Johannesburg - When midfielder Andile Jali left Orlando Pirates for Belgian side KV Oostende in 2014, he was one of the best players in the Premier Soccer League (PSL).
He was the pillar of the Pirates team that came within a whisker of winning the CAF Champions League. So central was he to the Pirates machine that defeat to Al Ahly in the finals was partially blamed on his injury-induced absence.
It therefore came as no surprise when the then 23-year-old landed a contract with Oostende. Excited talk at the time was that, after the paltry success rate of South African players abroad, Jali was bound to be one of the few in his generation to make a mark in Europe.
There was even hope that the modest Belgian league was just a stepping stone to greater things in Europe’s gilded clubs. After all, even Belgium’s own talented players outgrow the domestic game quickly and head off to heavyweight leagues.
Jali did okay at Oostende, but didn’t quite shoot the lights out. When on form, he showed the class that made the Belgians notice him in the first place. But inconsistent form and injuries ensured that he missed some crucial games.
Now, at the peak age of 27, when experienced and talented professionals are in a position to bargain for bigger purses at greener pastures, Jali is calling it quits in Europe.
He joins a long list of South African players who, unlike west Africa’s best exports, just don’t crack it in Europe.
To put it simply and unpalatably, our best was not good enough in a not-so-great league.
But now we had the embarrassing situation in which the country’s top three teams were chasing the signature of this failed export.
Mamelodi Sundowns (who eventually signed him on Friday) and Kaizer Chiefs were competing with Jali’s former club, Pirates, for his services. And all three spoke enthusiastically about how this player – who failed to crack it abroad – would fit into their system.
Jali also seems to be buying this hype around him, playing the rivals off against each other and talking up his stock.
He recently told Metro FM that he came home because “I still want to win trophies ... especially the CAF Champions League”.
“If I can win the Champions League, then I will say: ‘Okay, I have done it.’”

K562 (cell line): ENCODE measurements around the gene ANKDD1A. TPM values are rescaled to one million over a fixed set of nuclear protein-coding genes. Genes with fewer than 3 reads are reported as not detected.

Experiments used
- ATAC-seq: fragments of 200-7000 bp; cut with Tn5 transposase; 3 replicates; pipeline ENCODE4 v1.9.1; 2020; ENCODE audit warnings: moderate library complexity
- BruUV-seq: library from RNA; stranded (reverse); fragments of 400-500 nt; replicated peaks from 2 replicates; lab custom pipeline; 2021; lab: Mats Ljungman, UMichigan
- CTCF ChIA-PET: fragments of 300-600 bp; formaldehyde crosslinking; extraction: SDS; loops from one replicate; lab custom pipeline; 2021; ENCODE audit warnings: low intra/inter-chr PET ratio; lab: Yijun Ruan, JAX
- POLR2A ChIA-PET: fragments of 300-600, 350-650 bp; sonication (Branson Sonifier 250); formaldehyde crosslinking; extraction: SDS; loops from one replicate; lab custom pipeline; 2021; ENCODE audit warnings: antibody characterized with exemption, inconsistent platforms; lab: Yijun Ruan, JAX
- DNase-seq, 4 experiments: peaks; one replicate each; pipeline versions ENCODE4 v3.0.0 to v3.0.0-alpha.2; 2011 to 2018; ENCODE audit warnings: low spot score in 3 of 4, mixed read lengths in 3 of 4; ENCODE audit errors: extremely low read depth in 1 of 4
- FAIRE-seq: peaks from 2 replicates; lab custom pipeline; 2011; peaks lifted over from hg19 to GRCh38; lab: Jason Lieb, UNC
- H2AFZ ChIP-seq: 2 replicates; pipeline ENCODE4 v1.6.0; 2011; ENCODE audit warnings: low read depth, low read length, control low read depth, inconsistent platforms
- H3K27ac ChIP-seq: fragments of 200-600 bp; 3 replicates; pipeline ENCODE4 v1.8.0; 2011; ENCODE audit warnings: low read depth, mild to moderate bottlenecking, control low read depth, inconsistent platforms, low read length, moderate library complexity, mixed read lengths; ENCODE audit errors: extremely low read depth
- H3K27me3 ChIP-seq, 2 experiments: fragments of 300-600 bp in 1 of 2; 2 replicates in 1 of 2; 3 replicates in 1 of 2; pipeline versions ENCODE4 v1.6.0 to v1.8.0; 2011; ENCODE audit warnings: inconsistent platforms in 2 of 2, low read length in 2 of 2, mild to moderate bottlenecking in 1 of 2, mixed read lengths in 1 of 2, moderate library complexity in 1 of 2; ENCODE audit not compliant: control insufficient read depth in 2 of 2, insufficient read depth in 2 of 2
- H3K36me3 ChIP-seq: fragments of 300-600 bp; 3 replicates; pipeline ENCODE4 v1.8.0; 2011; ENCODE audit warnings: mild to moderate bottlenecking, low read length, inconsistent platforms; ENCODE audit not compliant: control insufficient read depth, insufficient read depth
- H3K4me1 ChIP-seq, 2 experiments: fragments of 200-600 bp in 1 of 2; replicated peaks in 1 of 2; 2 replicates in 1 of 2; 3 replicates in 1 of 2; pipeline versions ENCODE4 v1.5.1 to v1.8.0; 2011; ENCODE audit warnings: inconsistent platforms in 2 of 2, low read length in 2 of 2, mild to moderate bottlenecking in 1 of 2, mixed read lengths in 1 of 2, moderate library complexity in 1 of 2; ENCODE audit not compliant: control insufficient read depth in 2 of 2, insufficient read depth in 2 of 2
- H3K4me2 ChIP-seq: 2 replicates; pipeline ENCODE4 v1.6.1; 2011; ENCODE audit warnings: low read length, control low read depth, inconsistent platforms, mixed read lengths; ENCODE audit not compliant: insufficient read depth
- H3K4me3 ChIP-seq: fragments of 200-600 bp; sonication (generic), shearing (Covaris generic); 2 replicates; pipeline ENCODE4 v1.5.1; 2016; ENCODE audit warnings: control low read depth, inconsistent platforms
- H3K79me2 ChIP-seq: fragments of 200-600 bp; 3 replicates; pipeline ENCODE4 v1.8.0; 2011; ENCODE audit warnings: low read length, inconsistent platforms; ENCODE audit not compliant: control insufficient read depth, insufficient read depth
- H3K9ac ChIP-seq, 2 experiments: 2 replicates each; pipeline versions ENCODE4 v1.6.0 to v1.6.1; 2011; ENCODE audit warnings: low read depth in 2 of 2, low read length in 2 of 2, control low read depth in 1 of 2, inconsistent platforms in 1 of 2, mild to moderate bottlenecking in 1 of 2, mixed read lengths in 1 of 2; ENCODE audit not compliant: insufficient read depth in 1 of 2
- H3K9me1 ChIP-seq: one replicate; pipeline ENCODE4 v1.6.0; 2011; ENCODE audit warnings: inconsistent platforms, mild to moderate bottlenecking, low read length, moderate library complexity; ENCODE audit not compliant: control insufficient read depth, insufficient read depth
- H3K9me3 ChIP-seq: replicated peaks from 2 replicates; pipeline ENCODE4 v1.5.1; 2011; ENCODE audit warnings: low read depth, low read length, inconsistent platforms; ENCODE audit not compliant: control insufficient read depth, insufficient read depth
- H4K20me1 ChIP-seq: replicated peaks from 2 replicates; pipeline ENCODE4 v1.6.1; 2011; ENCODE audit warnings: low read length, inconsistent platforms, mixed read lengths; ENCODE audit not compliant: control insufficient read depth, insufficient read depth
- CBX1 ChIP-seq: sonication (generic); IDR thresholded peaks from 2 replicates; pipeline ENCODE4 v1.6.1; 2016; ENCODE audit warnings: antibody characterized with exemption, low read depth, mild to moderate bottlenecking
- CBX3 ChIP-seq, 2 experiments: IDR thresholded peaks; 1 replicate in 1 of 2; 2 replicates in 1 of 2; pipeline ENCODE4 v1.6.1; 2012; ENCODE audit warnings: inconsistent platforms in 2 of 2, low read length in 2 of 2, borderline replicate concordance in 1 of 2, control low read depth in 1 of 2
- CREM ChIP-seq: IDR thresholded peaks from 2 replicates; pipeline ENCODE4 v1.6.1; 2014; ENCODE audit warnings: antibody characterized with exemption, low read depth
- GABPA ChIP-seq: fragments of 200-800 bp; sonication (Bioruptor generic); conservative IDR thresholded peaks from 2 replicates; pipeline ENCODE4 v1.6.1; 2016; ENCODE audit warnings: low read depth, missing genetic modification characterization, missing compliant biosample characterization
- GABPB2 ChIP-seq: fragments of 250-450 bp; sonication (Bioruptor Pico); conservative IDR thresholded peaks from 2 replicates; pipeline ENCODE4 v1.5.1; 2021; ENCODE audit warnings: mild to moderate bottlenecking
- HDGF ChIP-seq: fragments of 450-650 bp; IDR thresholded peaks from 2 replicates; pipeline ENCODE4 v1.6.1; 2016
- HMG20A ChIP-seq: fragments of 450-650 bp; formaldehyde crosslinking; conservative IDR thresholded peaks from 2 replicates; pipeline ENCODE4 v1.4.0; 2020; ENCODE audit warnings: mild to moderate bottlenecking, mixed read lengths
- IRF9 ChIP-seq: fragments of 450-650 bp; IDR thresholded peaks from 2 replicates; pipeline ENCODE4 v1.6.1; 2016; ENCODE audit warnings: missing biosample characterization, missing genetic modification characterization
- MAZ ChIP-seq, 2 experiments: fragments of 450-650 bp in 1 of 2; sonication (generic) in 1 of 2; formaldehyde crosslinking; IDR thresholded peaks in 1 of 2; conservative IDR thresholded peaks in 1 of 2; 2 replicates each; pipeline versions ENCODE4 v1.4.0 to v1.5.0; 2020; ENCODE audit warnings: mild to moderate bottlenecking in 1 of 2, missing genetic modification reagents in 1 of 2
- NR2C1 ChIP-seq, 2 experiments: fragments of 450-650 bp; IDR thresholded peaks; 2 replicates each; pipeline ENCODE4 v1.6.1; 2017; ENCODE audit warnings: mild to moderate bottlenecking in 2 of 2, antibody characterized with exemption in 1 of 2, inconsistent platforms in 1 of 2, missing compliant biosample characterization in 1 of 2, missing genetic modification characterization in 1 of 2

Now, Jali may still have it in him and may silence this lowly newspaperman by guiding one of the teams to glory. But it is an indictment on the quality of our league if a failed export is such hot property.
But then let us consider the fact that Dean Furman – who was a promising Chelsea youth player, but failed to get into the senior team – has been one of the dominant players in the PSL for the past few seasons.
Having been offloaded by Chelsea, Furman went on to play for such giants as Rangers, Oldham Athletic, Bradford City and Doncaster Rovers. When Doncaster no longer had use for him, SuperSport United, usually one of the top six clubs in the PSL, snatched him up without hesitation.
What’s more, this player – who had spent the bulk of his career playing in the lower, lower tiers of English football – went on to captain Bafana Bafana.
Over the next month, the majority of PSL players will be stuffing themselves with pap and vleis and drowning in pools of Corona while watching their west African counterparts, who take part in regular Uefa Champions League action, take to the fields of Russia.
This is not because they produce better footballers than us or have better facilities than us; the mentality of their players is just different. Those players treat football as a serious profession. They aspire and work hard to make it at the highest levels, while our players strive for stardom at Menlyn Park, Florida Road, Melville and Long Street.
That is why the PSL will, for a long time, remain a wealthy but average league.